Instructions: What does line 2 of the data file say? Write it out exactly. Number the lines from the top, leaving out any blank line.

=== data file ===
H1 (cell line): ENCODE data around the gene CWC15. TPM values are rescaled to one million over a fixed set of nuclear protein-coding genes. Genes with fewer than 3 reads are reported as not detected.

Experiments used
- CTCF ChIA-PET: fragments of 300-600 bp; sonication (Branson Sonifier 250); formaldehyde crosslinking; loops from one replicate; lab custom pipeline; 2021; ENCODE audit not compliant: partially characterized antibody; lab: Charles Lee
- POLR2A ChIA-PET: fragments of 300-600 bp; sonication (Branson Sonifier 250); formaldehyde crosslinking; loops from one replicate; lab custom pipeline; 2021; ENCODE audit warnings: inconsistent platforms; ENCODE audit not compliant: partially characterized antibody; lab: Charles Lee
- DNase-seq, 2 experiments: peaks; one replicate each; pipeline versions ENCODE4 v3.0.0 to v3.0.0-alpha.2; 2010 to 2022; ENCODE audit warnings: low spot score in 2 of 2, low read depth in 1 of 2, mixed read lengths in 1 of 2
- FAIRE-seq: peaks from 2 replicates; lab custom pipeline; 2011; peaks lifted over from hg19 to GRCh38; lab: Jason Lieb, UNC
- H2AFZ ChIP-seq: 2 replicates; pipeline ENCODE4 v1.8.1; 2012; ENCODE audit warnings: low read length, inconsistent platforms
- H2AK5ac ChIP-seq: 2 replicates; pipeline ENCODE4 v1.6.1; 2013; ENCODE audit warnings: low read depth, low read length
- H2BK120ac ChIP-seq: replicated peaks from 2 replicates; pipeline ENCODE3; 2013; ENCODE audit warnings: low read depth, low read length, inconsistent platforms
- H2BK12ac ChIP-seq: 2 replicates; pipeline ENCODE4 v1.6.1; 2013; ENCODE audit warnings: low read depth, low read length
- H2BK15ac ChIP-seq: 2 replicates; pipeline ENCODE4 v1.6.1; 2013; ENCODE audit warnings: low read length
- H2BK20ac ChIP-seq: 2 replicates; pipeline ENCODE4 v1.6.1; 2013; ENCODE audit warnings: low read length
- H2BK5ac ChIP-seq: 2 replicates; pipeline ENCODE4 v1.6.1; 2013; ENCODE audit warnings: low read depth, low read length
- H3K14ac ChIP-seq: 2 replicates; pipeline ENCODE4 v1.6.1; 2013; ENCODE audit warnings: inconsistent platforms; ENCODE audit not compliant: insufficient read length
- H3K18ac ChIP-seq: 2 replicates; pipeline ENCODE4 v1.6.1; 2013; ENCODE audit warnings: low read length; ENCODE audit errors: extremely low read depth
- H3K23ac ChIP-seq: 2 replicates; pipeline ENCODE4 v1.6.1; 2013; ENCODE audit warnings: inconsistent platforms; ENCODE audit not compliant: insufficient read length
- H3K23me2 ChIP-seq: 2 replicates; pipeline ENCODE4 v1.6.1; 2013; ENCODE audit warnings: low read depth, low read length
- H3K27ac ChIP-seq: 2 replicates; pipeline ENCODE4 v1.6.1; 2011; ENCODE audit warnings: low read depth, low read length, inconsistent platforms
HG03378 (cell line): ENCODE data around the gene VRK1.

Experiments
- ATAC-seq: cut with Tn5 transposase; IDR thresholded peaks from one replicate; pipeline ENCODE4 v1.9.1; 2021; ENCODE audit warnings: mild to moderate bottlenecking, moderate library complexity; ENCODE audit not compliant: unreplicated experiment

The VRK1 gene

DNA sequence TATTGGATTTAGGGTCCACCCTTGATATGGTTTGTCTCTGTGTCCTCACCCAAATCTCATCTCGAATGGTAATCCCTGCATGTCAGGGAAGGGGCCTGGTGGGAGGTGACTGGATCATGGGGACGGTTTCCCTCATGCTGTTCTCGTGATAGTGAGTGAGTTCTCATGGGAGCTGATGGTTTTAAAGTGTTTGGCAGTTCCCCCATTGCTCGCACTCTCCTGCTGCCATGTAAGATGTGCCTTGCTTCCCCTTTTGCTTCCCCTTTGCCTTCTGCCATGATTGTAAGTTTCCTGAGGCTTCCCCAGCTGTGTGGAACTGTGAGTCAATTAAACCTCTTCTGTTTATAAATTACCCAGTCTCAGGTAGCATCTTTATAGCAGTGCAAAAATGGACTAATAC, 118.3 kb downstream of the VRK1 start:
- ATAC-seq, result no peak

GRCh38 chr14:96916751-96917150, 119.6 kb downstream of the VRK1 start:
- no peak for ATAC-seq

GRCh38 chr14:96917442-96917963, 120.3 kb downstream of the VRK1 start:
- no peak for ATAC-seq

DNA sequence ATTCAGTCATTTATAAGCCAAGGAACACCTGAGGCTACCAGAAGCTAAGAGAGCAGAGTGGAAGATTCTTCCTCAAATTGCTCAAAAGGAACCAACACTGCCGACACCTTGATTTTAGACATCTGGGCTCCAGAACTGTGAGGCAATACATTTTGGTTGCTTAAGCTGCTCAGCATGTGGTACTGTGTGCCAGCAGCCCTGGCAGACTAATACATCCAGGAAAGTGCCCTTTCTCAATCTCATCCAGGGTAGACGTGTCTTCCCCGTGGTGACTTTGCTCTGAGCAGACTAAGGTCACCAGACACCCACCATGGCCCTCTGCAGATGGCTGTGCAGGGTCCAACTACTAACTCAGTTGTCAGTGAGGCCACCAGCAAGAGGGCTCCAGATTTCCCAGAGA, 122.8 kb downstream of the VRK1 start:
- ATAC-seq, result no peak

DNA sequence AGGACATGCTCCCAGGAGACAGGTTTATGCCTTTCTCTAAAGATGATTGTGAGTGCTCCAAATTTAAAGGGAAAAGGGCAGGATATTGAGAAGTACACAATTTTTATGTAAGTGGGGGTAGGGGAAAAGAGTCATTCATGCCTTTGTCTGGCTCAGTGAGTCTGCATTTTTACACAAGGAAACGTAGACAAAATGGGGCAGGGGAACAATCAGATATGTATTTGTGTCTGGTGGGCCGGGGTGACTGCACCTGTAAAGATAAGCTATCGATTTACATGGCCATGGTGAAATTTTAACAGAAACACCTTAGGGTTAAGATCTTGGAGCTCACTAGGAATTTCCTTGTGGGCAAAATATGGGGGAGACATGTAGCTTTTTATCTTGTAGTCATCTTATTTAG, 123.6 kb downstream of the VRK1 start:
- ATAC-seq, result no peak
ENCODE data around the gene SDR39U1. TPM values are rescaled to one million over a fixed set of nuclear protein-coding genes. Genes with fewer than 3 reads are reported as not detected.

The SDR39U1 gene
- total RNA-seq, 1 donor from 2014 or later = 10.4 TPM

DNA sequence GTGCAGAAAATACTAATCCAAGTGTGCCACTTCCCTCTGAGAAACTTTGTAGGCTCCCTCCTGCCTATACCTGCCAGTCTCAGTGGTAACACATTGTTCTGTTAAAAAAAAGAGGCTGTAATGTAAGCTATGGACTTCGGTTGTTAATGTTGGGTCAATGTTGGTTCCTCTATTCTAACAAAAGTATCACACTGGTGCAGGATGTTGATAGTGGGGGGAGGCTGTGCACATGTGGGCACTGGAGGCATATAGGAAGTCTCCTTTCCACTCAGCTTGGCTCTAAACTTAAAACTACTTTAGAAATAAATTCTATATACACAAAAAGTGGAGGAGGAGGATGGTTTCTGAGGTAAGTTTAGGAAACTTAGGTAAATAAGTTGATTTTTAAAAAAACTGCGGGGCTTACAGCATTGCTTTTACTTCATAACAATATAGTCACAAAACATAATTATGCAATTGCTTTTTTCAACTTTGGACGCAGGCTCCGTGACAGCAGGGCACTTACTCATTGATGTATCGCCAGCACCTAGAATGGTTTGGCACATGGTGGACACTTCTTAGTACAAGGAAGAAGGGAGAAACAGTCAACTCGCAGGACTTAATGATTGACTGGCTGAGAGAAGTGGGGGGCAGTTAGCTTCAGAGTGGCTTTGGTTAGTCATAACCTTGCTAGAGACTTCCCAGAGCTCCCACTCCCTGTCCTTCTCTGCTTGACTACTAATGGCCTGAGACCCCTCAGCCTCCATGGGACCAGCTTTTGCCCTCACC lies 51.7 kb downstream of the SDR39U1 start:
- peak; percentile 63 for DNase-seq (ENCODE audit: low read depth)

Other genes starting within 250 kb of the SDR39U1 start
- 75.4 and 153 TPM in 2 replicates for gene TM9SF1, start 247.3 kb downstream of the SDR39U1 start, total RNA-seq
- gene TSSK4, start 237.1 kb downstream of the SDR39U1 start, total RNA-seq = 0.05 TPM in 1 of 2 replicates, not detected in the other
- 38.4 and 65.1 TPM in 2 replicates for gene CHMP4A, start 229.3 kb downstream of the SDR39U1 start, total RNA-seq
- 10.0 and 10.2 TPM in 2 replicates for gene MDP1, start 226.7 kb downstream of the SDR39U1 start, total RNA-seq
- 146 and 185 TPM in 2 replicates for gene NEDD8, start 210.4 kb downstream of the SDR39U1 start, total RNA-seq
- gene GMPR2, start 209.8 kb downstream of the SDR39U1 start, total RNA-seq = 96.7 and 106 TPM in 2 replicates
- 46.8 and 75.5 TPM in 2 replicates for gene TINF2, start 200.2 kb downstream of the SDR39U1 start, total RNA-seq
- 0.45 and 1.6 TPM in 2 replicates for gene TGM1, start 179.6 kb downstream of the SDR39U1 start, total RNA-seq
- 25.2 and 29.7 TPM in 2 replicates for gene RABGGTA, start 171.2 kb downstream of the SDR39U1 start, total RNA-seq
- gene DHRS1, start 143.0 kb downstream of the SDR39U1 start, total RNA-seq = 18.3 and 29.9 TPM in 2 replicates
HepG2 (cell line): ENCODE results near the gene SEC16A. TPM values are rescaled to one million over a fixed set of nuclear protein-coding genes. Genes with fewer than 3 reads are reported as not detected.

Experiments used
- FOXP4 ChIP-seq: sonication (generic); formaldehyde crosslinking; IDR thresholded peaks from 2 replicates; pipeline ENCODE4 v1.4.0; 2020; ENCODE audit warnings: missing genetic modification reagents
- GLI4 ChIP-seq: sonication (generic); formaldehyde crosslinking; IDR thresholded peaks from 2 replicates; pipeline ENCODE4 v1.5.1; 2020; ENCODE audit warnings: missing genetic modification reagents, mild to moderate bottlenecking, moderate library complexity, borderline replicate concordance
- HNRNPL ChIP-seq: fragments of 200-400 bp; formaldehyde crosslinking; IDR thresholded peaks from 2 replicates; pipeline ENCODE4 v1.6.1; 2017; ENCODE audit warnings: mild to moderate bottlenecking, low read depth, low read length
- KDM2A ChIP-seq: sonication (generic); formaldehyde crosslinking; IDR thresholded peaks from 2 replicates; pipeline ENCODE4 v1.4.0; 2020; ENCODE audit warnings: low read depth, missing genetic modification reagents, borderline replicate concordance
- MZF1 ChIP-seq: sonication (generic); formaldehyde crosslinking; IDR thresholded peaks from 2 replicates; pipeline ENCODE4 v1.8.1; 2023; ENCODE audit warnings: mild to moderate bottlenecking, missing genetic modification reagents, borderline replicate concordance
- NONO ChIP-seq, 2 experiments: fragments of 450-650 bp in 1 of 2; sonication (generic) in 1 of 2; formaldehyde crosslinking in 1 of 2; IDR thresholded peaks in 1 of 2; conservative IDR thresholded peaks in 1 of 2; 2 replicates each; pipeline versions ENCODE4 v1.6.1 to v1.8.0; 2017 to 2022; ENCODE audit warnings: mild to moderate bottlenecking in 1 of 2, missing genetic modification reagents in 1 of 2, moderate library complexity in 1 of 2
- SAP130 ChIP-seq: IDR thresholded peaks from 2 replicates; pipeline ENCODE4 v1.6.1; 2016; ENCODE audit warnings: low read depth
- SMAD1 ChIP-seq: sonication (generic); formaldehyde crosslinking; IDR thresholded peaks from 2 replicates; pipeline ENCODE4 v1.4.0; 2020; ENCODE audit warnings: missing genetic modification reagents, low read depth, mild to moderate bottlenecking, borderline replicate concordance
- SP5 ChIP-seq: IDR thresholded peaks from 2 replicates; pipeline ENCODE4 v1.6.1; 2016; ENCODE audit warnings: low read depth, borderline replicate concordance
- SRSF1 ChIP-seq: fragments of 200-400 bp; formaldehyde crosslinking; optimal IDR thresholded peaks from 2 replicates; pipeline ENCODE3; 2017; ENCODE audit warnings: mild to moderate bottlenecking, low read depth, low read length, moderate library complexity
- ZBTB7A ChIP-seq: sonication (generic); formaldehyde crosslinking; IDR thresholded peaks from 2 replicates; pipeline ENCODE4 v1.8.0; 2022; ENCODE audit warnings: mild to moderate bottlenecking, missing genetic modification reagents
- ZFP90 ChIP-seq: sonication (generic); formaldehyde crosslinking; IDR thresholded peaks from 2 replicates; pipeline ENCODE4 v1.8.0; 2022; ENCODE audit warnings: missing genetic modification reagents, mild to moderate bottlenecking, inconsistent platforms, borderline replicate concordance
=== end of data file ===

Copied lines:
Experiments used